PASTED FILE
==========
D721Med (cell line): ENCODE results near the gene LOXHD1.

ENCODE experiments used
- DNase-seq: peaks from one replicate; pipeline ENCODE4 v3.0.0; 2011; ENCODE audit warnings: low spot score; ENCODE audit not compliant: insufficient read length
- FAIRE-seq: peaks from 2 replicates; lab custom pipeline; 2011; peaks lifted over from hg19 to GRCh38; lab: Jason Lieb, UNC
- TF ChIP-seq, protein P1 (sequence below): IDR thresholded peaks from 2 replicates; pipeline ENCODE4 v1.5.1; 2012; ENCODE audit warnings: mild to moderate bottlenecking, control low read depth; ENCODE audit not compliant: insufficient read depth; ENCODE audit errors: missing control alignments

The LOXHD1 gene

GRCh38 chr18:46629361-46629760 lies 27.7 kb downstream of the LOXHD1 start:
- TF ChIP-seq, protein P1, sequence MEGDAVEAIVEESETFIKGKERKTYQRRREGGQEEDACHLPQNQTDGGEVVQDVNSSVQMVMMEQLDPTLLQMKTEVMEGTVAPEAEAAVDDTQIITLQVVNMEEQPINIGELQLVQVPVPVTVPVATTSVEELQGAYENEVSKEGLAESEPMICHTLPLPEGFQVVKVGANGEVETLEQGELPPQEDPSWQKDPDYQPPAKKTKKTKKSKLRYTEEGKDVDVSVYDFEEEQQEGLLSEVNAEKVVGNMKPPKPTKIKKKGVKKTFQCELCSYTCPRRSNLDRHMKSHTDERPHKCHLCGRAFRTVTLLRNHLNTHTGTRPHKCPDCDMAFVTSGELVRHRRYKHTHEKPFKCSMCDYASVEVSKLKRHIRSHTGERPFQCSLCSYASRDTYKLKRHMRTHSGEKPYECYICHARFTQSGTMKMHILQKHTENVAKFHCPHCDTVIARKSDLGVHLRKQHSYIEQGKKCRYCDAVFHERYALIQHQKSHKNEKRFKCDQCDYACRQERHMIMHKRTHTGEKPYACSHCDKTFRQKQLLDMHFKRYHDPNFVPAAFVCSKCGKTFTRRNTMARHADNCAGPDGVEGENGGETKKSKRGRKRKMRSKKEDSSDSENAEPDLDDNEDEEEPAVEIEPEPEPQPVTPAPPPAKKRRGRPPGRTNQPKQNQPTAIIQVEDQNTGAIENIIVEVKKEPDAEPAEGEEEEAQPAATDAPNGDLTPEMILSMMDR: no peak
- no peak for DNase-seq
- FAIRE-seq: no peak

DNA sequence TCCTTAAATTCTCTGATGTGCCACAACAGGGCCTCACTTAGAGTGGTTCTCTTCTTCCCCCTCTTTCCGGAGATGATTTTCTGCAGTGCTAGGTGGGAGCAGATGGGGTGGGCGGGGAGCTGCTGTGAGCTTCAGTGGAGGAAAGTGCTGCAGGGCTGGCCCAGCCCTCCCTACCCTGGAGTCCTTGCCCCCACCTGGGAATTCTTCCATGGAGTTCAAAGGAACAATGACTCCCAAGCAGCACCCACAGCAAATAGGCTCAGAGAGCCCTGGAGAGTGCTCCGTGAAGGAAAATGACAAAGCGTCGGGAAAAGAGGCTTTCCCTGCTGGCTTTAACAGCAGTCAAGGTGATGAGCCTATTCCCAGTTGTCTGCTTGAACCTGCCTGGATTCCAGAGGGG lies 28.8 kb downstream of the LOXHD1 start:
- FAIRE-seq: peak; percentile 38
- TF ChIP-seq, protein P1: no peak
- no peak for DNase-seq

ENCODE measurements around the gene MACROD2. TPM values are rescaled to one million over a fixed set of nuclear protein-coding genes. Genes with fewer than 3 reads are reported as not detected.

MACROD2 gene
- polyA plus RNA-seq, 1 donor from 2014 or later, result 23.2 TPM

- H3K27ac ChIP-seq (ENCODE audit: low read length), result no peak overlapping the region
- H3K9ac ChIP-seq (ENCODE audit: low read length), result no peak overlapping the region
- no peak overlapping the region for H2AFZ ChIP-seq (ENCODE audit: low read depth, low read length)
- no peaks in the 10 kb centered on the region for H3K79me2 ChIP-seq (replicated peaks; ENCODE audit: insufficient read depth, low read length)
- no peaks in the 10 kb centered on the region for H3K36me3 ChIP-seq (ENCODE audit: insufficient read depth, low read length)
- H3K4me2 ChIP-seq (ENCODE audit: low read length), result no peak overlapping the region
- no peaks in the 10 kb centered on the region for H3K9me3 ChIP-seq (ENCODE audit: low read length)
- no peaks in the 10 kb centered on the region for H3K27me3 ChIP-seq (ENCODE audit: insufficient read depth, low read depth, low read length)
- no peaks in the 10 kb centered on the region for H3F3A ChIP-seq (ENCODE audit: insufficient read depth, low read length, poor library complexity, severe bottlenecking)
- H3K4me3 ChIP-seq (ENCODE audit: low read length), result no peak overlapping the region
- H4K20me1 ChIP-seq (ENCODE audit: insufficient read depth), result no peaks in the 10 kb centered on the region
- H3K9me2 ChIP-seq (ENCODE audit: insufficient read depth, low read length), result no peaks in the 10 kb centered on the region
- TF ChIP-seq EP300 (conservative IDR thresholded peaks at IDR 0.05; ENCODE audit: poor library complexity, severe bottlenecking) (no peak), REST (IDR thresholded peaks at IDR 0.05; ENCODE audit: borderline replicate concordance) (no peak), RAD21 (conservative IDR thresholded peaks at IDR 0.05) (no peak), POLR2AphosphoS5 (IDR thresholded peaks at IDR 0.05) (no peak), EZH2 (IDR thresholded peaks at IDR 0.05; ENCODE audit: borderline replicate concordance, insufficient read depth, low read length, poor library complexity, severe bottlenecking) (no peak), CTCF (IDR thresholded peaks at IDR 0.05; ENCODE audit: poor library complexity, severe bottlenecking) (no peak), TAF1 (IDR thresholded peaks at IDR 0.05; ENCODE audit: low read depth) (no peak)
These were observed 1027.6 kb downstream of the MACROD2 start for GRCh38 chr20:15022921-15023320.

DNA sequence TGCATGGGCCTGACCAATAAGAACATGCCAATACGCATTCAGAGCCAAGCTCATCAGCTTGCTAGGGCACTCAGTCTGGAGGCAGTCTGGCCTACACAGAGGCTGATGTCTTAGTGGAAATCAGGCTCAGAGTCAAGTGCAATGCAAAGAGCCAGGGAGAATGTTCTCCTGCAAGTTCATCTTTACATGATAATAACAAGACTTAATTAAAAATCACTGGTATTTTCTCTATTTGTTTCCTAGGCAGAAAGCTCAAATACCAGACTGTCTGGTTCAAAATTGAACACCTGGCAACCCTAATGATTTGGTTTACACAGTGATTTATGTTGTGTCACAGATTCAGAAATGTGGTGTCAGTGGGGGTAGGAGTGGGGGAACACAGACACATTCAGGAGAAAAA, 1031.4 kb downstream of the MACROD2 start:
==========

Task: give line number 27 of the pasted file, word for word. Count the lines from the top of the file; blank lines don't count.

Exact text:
- H3K4me3 ChIP-seq (ENCODE audit: low read length), result no peak overlapping the region